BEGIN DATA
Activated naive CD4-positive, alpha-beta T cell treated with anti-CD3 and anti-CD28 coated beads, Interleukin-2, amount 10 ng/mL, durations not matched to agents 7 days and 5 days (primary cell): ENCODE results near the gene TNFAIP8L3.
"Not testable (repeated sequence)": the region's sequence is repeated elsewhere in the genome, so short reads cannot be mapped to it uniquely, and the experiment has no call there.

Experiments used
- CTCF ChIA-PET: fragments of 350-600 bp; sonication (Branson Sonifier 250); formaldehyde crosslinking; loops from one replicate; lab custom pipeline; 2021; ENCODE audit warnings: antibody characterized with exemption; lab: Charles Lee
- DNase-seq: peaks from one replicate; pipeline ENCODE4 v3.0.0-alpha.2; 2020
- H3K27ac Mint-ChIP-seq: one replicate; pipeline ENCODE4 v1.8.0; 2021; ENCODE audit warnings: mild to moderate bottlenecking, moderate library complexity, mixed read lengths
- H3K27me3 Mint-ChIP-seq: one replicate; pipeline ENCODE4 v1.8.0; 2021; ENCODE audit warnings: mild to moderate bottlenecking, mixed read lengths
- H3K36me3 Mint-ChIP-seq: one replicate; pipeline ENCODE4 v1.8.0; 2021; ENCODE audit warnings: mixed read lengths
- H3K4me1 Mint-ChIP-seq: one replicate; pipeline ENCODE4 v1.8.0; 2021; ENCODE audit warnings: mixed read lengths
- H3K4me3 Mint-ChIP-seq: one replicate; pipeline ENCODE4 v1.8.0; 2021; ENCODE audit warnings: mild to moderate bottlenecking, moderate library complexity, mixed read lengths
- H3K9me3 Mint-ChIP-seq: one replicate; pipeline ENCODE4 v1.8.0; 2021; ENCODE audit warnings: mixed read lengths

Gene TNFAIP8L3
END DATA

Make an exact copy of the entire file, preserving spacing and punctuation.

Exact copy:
Activated naive CD4-positive, alpha-beta T cell treated with anti-CD3 and anti-CD28 coated beads, Interleukin-2, amount 10 ng/mL, durations not matched to agents 7 days and 5 days (primary cell): ENCODE results near the gene TNFAIP8L3.
"Not testable (repeated sequence)": the region's sequence is repeated elsewhere in the genome, so short reads cannot be mapped to it uniquely, and the experiment has no call there.

Experiments used
- CTCF ChIA-PET: fragments of 350-600 bp; sonication (Branson Sonifier 250); formaldehyde crosslinking; loops from one replicate; lab custom pipeline; 2021; ENCODE audit warnings: antibody characterized with exemption; lab: Charles Lee
- DNase-seq: peaks from one replicate; pipeline ENCODE4 v3.0.0-alpha.2; 2020
- H3K27ac Mint-ChIP-seq: one replicate; pipeline ENCODE4 v1.8.0; 2021; ENCODE audit warnings: mild to moderate bottlenecking, moderate library complexity, mixed read lengths
- H3K27me3 Mint-ChIP-seq: one replicate; pipeline ENCODE4 v1.8.0; 2021; ENCODE audit warnings: mild to moderate bottlenecking, mixed read lengths
- H3K36me3 Mint-ChIP-seq: one replicate; pipeline ENCODE4 v1.8.0; 2021; ENCODE audit warnings: mixed read lengths
- H3K4me1 Mint-ChIP-seq: one replicate; pipeline ENCODE4 v1.8.0; 2021; ENCODE audit warnings: mixed read lengths
- H3K4me3 Mint-ChIP-seq: one replicate; pipeline ENCODE4 v1.8.0; 2021; ENCODE audit warnings: mild to moderate bottlenecking, moderate library complexity, mixed read lengths
- H3K9me3 Mint-ChIP-seq: one replicate; pipeline ENCODE4 v1.8.0; 2021; ENCODE audit warnings: mixed read lengths

Gene TNFAIP8L3